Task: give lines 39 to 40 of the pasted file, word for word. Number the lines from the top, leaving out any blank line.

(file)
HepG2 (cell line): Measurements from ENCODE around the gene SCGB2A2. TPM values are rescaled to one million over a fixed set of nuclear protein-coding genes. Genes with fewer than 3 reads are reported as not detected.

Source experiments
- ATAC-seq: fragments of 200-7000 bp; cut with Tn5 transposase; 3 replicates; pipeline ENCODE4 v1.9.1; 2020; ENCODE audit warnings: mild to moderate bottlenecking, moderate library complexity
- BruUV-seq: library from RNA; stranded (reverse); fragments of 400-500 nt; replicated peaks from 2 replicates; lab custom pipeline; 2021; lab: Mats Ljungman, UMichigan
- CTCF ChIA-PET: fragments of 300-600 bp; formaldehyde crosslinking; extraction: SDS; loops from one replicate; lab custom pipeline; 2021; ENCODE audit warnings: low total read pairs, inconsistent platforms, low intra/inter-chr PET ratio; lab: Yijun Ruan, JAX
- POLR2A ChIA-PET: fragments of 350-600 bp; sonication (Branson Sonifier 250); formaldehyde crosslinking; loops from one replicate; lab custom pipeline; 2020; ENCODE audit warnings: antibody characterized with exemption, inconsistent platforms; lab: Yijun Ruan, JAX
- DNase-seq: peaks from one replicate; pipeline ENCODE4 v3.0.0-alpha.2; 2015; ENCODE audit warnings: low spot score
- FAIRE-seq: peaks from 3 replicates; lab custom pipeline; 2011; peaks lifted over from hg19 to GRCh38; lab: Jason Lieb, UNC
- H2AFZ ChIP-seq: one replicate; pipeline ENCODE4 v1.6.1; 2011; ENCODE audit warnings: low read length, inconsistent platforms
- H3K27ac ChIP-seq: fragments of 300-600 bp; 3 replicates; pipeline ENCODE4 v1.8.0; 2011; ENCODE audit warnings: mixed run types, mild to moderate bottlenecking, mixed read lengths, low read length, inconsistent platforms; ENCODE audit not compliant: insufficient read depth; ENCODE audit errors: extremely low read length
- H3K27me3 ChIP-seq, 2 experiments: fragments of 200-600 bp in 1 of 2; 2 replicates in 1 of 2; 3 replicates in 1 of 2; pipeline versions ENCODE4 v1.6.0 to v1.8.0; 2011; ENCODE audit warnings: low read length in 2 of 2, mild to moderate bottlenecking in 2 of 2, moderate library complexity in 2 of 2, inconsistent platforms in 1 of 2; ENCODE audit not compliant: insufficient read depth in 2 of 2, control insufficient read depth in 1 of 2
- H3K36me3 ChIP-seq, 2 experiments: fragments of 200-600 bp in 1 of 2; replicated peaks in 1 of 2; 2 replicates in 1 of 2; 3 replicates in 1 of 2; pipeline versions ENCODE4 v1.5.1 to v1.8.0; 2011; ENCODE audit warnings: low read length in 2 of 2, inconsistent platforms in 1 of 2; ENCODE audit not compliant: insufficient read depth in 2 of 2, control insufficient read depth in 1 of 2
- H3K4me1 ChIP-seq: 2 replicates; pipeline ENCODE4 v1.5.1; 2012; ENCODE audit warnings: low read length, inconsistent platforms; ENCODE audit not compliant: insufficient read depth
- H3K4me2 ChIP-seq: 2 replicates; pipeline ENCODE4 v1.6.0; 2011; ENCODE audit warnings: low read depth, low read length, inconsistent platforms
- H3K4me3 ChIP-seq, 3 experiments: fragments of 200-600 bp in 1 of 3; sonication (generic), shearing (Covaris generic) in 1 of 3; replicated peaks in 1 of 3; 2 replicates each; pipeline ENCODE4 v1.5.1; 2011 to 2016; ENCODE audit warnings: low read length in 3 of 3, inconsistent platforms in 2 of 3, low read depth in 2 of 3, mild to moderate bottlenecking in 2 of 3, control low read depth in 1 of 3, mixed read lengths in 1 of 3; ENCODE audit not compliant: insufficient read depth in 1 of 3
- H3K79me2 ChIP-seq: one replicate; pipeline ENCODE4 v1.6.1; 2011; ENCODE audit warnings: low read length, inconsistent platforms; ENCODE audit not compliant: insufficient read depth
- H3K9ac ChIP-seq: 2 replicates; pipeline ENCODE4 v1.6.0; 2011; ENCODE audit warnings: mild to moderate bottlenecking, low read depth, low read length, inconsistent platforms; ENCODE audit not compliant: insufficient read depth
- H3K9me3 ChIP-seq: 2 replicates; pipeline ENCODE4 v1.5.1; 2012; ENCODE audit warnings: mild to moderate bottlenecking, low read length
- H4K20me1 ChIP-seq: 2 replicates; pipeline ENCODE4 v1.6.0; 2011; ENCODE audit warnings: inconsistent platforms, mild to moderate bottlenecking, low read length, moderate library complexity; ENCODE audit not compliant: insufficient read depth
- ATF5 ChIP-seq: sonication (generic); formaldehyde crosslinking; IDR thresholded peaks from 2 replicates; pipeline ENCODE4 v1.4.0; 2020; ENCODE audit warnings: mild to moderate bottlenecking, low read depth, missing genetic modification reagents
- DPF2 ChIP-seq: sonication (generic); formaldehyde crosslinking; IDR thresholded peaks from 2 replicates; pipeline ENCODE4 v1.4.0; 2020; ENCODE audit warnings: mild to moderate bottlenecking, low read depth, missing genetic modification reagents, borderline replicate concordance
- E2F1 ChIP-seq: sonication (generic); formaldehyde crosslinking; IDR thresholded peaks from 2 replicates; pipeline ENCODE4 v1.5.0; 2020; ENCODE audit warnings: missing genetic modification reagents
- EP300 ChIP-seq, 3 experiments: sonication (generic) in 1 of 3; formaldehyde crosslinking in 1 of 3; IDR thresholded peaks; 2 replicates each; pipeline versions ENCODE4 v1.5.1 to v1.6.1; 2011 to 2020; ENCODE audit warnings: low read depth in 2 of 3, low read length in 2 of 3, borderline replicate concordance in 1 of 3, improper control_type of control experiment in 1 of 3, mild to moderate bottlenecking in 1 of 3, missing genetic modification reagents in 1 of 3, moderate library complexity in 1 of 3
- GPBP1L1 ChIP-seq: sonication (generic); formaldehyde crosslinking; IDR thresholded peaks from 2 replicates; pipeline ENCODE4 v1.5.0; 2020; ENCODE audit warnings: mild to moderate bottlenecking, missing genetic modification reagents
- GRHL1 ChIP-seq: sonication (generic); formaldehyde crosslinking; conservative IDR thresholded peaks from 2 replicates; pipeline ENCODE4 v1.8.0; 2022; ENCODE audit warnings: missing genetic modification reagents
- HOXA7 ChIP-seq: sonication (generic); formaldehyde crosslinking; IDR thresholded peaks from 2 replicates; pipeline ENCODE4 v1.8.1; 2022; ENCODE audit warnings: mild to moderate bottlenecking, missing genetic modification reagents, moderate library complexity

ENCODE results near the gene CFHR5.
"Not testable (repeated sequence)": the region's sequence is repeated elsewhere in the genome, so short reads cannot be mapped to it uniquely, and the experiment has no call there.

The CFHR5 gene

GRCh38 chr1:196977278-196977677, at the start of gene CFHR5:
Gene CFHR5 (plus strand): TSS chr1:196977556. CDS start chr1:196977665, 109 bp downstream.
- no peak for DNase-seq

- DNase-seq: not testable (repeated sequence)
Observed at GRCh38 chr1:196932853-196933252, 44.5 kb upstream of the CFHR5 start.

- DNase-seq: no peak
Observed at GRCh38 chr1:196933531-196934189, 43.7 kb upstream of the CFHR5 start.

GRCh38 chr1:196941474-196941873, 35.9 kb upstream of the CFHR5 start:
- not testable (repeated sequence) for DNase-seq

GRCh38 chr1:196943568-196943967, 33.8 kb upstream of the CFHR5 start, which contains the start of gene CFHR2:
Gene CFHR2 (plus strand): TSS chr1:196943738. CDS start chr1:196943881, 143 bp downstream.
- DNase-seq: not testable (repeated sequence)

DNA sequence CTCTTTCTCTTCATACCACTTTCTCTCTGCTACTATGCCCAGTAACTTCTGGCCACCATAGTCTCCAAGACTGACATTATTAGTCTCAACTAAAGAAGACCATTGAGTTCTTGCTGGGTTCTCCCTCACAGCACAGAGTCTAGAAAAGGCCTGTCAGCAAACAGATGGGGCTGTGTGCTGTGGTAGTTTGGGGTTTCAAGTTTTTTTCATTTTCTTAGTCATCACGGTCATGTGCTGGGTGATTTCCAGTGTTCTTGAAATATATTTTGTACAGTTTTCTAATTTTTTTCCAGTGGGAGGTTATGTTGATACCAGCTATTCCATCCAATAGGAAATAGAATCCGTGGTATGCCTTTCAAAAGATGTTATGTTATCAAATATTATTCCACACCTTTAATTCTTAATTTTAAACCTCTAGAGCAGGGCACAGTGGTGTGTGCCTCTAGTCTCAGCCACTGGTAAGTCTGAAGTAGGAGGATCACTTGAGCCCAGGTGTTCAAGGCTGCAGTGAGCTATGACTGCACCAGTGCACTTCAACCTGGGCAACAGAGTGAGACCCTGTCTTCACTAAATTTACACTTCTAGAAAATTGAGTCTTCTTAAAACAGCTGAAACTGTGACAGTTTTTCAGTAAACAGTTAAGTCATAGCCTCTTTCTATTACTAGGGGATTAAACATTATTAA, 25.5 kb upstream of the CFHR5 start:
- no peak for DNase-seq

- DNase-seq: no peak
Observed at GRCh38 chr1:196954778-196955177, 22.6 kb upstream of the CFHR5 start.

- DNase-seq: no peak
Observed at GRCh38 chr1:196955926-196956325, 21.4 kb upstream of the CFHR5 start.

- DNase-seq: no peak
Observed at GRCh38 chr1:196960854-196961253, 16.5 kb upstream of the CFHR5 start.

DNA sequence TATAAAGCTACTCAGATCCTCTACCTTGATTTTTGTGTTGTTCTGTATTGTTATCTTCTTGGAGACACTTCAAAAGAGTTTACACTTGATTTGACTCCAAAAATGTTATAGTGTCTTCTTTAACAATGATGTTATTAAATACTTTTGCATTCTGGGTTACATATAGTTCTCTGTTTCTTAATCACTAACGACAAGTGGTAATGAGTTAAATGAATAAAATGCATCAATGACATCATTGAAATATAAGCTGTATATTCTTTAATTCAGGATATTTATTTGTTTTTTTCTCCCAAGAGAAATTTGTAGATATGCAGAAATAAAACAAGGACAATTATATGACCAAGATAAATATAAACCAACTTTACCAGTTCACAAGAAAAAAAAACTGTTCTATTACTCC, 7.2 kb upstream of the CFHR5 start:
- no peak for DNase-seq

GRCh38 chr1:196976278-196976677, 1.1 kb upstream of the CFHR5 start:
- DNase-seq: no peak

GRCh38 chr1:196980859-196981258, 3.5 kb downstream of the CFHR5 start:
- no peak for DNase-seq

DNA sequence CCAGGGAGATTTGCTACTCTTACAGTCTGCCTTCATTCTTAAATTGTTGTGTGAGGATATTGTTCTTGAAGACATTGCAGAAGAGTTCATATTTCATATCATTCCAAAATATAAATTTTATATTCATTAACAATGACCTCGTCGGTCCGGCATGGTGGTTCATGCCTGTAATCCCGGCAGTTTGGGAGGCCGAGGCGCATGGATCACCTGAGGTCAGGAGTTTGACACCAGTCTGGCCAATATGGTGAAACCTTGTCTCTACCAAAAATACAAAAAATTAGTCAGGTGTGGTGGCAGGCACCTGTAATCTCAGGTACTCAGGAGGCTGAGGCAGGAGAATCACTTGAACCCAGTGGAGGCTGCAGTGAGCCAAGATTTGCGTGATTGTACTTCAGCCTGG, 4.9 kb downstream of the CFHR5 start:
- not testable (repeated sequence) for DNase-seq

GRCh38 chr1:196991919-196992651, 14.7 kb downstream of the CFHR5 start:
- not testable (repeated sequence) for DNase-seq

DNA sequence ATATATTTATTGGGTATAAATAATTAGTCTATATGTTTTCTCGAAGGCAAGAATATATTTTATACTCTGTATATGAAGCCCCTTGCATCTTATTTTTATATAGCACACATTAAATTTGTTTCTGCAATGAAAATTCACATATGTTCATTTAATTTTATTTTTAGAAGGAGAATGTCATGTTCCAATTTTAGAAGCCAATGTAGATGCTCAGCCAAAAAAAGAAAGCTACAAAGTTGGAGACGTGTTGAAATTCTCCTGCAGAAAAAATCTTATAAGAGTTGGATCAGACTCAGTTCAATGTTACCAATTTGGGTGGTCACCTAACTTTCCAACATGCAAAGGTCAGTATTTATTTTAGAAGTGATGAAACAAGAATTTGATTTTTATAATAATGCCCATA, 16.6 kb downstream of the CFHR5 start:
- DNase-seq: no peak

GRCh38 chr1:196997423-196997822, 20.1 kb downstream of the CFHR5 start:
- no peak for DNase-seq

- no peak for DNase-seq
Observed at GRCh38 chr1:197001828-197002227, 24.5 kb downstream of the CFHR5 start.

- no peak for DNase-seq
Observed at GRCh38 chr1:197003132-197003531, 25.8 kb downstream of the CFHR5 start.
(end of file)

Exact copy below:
GRCh38 chr1:196943568-196943967, 33.8 kb upstream of the CFHR5 start, which contains the start of gene CFHR2:
Gene CFHR2 (plus strand): TSS chr1:196943738. CDS start chr1:196943881, 143 bp downstream.